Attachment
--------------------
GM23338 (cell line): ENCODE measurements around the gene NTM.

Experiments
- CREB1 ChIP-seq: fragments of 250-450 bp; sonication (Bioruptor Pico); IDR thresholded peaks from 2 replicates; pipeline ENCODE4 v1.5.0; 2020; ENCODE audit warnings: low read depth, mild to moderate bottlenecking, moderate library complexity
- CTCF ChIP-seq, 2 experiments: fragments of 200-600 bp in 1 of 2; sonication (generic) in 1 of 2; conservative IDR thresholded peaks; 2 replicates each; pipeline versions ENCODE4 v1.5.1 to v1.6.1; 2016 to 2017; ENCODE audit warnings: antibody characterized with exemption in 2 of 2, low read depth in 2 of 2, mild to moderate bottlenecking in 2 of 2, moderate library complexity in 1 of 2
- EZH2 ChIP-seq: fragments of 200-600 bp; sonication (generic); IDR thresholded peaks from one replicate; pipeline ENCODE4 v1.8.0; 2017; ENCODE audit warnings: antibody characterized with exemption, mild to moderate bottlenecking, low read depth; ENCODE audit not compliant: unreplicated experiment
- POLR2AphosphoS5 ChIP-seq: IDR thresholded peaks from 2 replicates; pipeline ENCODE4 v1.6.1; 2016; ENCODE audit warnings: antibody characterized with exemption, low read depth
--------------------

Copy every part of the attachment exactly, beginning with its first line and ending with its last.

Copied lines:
GM23338 (cell line): ENCODE measurements around the gene NTM.

Experiments
- CREB1 ChIP-seq: fragments of 250-450 bp; sonication (Bioruptor Pico); IDR thresholded peaks from 2 replicates; pipeline ENCODE4 v1.5.0; 2020; ENCODE audit warnings: low read depth, mild to moderate bottlenecking, moderate library complexity
- CTCF ChIP-seq, 2 experiments: fragments of 200-600 bp in 1 of 2; sonication (generic) in 1 of 2; conservative IDR thresholded peaks; 2 replicates each; pipeline versions ENCODE4 v1.5.1 to v1.6.1; 2016 to 2017; ENCODE audit warnings: antibody characterized with exemption in 2 of 2, low read depth in 2 of 2, mild to moderate bottlenecking in 2 of 2, moderate library complexity in 1 of 2
- EZH2 ChIP-seq: fragments of 200-600 bp; sonication (generic); IDR thresholded peaks from one replicate; pipeline ENCODE4 v1.8.0; 2017; ENCODE audit warnings: antibody characterized with exemption, mild to moderate bottlenecking, low read depth; ENCODE audit not compliant: unreplicated experiment
- POLR2AphosphoS5 ChIP-seq: IDR thresholded peaks from 2 replicates; pipeline ENCODE4 v1.6.1; 2016; ENCODE audit warnings: antibody characterized with exemption, low read depth